The stars and producers of axed show Bones have been awarded $179 million following a long-running legal battle after it was found that Fox ripped them of tens of millions of dollars in profit.
An arbitrator has ordered Rupert Murdoch’s 21st Century Fox to pay $178.7 million in damages to actors David Boreanaz and Emily Deschanel, as well as the show’s producers, after it found the TV studio had defrauded the creative team.
The ruling earlier this month said the Fox lied and hid profits from the show to avoid compensating the actors and producers.
Fox has already said it will fight the ruling, saying the arbitrator was ‘categorically wrong on the merits’. It is seeking to void punitive damages of $128.5 million, but is not fighting the actual damages of $50.2 million.
An arbitrator has ordered Rupert Murdoch’s 21st Century Fox to pay $178.7 million in damages to Bones actors David Boreanaz and Emily Deschanel, as well as the show’s producers, after they filed a lawsuit claiming they had been ripped of profits
According to the arbitration documents, Fox made a deal to air Bones with the network and streaming-service Hulu, which was owned by the studio at the time.
The deal, which was to renew Bones following its fourth season, saw the studio negotiating to favor itself rather than renewing the existing deal that would have favored the stars and creative team, according to the arbitrator.
Executive producer Barry Josephson claims James Murdoch once told him Bones was maybe ‘the most profitable show in Fox’s history’. It ran from 2005 to 2017
The arbitrator said Fox, which aired the crime drama series from 2005 to 2017, lied and covered up financial details of the deal.
Executive producer Barry Josephson claims James Murdoch once told him Bones was maybe ‘the most profitable show in Fox’s history’, according to the Hollywood Reporter.
Bones made nearly half a billion dollars in its first seven seasons and the actors and producers had claimed Fox defrauded them of their rightful profit participation.
The decision sheds light on the complicated deals made between studios and streaming services, especially if one company has stakes in all of them.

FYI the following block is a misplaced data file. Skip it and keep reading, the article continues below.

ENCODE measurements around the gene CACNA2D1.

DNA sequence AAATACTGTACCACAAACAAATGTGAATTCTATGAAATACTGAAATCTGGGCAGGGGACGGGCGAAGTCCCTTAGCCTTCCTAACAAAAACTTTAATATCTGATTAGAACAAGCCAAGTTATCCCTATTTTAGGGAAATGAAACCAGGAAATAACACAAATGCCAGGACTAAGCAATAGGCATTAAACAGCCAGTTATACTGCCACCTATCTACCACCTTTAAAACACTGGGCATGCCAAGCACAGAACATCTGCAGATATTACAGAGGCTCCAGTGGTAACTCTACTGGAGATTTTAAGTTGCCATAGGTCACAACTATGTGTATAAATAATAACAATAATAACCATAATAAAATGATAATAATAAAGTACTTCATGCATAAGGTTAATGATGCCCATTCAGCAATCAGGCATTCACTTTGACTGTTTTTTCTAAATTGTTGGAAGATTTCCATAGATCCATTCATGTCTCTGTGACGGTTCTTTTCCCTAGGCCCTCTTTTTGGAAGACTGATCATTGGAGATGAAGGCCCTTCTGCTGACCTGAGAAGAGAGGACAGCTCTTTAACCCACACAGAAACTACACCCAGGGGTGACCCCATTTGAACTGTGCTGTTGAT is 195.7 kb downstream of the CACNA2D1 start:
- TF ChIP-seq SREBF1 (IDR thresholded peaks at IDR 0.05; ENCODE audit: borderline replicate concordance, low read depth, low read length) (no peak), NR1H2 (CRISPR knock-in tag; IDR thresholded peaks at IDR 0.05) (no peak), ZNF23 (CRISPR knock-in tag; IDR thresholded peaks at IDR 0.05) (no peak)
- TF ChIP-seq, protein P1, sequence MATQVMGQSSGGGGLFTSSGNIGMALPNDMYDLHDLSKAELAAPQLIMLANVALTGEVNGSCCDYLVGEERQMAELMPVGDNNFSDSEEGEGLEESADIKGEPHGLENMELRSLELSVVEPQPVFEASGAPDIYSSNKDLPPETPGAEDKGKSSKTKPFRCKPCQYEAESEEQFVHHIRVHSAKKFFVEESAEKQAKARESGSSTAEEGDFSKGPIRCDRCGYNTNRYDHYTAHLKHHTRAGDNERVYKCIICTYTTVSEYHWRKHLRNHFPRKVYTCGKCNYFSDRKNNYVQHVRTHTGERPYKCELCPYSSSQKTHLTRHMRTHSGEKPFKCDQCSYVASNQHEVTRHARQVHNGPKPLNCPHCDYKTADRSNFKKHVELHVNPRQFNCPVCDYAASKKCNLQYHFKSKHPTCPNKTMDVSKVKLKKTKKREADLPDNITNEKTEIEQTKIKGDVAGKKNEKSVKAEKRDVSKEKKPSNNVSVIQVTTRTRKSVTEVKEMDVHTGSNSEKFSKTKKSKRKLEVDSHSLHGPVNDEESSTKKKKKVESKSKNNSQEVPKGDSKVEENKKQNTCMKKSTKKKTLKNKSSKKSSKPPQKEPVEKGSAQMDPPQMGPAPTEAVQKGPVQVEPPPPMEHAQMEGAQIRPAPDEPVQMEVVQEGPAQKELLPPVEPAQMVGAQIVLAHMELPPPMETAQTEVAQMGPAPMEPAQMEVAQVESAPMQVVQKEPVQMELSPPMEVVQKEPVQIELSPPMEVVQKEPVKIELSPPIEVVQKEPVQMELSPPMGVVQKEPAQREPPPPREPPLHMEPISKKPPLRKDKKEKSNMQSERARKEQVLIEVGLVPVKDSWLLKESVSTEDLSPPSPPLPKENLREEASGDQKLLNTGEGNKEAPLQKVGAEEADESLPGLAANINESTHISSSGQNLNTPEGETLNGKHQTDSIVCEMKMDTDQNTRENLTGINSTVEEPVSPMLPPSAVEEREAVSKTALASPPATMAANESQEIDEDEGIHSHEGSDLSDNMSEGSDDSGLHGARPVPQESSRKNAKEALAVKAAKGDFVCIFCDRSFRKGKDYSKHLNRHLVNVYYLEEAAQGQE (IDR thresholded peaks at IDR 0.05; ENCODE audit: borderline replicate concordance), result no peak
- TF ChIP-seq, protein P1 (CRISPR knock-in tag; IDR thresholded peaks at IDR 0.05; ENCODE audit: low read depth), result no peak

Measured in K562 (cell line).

Studios are responsible for selling the shows. If they are within the same structure as a streaming service – like Fox and Hulu were – they can underhandedly charge them less licensing fees.
This means less profits are shared between the actors and producers.
The arbitrator accused Fox of doing this in the legal dispute with the creative team behind Bones.
In the ruling, the arbitrator blasted senior Fox executives – including Dana Walden, Gary Newman and Peter Rice – and criticized Fox for its ‘intentional acts of fraud and malice’.
The ruling earlier this month said the Fox lied and hid profits from the show to avoid compensating the actors and producers. Boreanaz and Deschanel were the stars of the show for its duration from 2005 to 2017
‘The obvious inferences of self-dealing, conflict of interest and the lack of any arm’s length negotiations leap off the page,’ the arbitrator said.
21st Century Fox denied the allegations in a statement.
‘The ruling by this private arbitrator is categorically wrong on the merits and exceeded his arbitration powers,’ the company said.
‘Fox will not allow this flagrant injustice, riddled with errors and gratuitous character attacks, to stand and will vigorously challenge the ruling in a court of law.’
Actors David Boreanaz and Emily Deschanel, who were the stars of the show for its duration, both issued statements after the ruling.
‘We are so proud of the hard work we did on Bones for 12 seasons and only ever wanted Fox to live up to its promises and contractual obligations. I am grateful that such a well-respected arbitrator reviewed the facts so thoroughly before ruling the way he did. I look forward to the legal system continuing to hold Fox accountable so that we can all move forward,’ Deschanel said.
Meanwhile, Boreanaz said: ‘I loved working on Bones with such an incredible cast and crew – and I will not allow this legal process to sour those wonderful memories. But as you look at the ruling, it’s clear that what we were saying all along was true: we were owed additional compensation for our work. Now I can only hope that Fox is made to settle its obligations to us without further delay.’